Johnson’s pro-pot spiel wins over Boulder crowd

Joe Hanel/Durango Herald
Former New Mexico Gov. Gary Johnson, the Libertarian Party’s nominee for president, talks to supporters Monday night at the University of Colorado in Boulder. Johnson got an enthusiastic response from the college-age crowd for his message of marijuana legalization, gay marriage, abolishing the income tax and making deep cuts to federal social programs. Enlarge photo

Joe Hanel/Durango Herald Former New Mexico Gov. Gary Johnson, the Libertarian Party’s nominee for president, talks to supporters Monday night at the University of Colorado in Boulder. Johnson got an enthusiastic response from the college-age crowd for his message of marijuana legalization, gay marriage, abolishing the income tax and making deep cuts to federal social programs.

BOULDER – Libertarian presidential candidate Gary Johnson riled up young supporters Monday night with a message of legalized marijuana, an end to U.S. involvement in wars and massive cuts to the federal government.

A crowd of 600 spilled out of a lecture hall at the University of Colorado in Boulder to hear Johnson’s message, the same day that his running mate held a rally in Durango.

“People are hungry to vote for a leader,” Johnson said. “People don’t want to vote for the lesser of two evils. People actually want to vote for somebody they think will make a difference.”

He mocked the leading candidates, President Barack Obama and Republican Mitt Romney, saying he agrees with everything Obama says.

“You’ve got to vote for the guy if it’s based on what he says, but you can’t vote for him if it’s based on what he’s done, because nothing he’s done matches up with the rhetoric,” Johnson said.

Johnson, dressed in a blue blazer over a peace-sign T-shirt, pushed for a radically smaller American footprint overseas.

While Romney criticized Obama for not doing enough to protect U.S. diplomats in Libya, Johnson said this country should not have had diplomats in Libya in the first place.

“I’m the only candidate who doesn’t want to bomb Iran,” Johnson said. “I’m the only candidate running for president of the United States who wants to get out of Afghanistan tomorrow and bring the troops home.”

Johnson also called for an end to the Federal Reserve and for deep cuts to Medicare for the elderly, calling the program unsustainable. Obama and Romney have argued about who will do more to protect Medicare spending.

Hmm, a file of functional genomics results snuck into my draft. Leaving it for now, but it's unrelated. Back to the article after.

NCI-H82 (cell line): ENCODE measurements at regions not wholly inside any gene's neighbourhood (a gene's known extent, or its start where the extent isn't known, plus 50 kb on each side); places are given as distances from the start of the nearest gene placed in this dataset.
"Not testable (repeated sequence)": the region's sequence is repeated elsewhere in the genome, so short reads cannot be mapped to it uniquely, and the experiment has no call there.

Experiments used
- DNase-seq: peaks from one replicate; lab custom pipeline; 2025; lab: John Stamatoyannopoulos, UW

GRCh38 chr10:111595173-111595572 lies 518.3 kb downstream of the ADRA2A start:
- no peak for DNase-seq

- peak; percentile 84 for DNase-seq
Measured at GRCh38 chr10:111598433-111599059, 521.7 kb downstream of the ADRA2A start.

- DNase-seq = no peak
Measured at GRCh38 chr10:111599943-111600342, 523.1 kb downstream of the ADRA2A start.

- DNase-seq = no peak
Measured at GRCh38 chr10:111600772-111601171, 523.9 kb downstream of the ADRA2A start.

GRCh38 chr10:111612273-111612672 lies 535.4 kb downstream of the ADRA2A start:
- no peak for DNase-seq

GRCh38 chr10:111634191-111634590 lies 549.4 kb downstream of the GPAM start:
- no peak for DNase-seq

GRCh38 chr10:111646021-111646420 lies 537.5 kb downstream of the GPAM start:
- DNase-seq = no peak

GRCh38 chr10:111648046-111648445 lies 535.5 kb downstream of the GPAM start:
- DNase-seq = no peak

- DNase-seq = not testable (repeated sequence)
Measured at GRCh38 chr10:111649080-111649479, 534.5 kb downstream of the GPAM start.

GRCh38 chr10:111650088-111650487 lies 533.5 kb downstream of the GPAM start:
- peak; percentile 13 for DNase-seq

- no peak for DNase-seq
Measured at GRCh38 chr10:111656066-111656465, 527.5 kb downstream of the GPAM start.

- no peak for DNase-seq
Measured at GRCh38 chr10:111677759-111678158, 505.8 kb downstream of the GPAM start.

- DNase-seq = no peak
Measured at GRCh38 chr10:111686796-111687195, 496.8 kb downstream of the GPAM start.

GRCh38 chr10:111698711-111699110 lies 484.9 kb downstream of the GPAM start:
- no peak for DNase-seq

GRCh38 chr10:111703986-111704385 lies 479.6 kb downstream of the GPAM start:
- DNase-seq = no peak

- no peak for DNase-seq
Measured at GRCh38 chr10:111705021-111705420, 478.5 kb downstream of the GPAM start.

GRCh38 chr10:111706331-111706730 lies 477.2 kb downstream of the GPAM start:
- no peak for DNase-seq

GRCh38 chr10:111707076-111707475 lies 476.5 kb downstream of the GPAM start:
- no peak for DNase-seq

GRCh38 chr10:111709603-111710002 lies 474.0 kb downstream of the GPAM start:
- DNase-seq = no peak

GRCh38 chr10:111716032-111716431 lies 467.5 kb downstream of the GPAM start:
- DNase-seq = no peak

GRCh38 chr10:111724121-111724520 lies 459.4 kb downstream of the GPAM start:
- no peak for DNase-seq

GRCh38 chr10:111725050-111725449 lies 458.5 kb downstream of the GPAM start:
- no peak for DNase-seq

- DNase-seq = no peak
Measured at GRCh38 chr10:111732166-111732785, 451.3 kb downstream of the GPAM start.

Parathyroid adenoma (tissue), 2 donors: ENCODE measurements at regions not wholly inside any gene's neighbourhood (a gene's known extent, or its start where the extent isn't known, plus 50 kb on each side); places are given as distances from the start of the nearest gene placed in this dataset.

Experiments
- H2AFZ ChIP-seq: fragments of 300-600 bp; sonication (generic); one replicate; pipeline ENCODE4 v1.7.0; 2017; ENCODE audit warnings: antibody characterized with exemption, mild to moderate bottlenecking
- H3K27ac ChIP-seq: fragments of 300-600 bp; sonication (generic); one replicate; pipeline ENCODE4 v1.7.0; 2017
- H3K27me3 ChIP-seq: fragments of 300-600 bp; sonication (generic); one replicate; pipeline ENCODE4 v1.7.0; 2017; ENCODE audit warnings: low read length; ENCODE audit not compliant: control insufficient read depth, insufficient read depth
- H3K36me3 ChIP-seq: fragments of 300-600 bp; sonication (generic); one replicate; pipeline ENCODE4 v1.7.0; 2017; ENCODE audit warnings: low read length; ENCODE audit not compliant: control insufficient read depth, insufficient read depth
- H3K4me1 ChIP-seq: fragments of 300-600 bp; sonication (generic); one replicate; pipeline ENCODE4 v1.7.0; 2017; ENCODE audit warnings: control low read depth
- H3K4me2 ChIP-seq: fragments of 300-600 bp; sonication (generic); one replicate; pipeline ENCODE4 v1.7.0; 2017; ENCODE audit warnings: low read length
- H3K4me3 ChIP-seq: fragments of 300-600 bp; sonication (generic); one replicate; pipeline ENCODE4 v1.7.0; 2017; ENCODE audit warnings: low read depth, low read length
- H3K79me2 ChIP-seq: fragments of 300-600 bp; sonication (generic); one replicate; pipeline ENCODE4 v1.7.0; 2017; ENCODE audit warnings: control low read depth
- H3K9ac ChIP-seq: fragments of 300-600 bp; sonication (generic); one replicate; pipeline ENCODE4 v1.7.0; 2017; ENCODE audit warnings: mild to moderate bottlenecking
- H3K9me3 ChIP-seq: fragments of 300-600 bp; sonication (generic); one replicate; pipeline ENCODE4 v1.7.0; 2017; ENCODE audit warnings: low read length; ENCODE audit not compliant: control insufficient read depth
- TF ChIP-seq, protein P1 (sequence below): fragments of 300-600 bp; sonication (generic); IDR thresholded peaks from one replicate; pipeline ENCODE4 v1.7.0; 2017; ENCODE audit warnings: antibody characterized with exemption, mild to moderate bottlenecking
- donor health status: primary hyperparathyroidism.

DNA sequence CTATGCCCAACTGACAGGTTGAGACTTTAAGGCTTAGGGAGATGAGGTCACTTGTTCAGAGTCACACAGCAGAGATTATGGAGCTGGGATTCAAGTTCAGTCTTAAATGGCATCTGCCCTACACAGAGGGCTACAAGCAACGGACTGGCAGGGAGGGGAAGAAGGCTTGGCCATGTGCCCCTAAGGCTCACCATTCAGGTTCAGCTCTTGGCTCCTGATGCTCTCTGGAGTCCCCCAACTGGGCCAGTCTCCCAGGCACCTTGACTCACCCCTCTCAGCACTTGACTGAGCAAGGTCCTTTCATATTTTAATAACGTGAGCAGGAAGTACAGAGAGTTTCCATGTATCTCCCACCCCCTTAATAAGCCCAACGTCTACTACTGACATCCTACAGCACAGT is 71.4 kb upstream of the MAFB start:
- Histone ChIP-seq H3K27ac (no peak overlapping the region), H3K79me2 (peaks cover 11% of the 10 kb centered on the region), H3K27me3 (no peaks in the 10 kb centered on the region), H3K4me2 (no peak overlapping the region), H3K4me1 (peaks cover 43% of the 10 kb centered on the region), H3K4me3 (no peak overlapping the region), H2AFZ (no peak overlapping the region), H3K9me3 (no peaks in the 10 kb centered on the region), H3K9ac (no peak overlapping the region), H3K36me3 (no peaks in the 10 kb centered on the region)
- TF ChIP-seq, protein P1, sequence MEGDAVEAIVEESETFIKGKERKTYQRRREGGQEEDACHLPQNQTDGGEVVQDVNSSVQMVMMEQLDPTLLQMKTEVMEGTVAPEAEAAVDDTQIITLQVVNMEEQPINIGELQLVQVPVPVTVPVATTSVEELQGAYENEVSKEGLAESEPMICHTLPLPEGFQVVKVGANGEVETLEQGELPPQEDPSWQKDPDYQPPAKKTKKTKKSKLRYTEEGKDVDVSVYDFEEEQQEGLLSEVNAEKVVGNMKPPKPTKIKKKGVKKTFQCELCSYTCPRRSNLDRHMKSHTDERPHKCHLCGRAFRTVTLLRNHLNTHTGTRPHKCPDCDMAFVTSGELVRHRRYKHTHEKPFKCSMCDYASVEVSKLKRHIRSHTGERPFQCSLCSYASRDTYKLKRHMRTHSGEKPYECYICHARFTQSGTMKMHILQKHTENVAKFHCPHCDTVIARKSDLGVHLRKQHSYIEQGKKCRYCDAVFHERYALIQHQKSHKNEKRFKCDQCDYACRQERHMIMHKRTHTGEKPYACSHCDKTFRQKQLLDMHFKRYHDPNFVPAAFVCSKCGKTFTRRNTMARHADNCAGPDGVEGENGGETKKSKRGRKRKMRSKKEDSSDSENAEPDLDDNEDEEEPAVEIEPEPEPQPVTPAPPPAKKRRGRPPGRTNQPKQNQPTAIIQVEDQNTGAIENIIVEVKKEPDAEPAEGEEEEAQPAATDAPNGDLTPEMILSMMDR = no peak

One man in the crowd challenged Johnson on the Libertarian platform that says education is best provided by the free market, not public schools.

“I don’t know what’s on the Libertarian website, I apologize,” Johnson said.

He said he would abolish the U.S. Department of Education, but he wouldn’t try to tell Coloradans what to do with their public schools.

Johnson served as governor of New Mexico as a Republican from 1995 to 2003.

“I may have vetoed more legislation than the other 49 governors in the nation combined,” Johnson said.

One of those bills would have quadrupled fines for speeding in a highway work zone.

A number of Johnson’s supporters gravitated to him because he was among the first American governors to call for an end to the war on drugs. He supports Colorado’s Amendment 64, which would legalize and regulate the possession of marijuana for personal use.

“Colorado has the opportunity to change worldwide drug policy by voting yes for proposition 64,” Johnson said. “I go around the country telling people, Coloradans get it.”

In a recent public poll of Colorado, he took 2 percent of the vote and drew more voters from President Barack Obama than Republican Mitt Romney.

In the Public Policy Polling survey released Oct. 25, Obama was beating Romney 49 percent to 46 percent when Johnson was included in the question. Obama’s margin grew to 4 points in a head-to-head matchup with Romney.

Other recent polls have shown Romney with a slight lead in Colorado, but they have not included Johnson as an option.

“In Colorado, in New Mexico, in Nevada, I take more votes away from Obama,” Johnson said in a brief interview. “I’m more liberal than Obama on social issues and more conservative than Romney on dollars and cents.”

jhanel@durangoherald.com

Comments » Read and share your thoughts on this story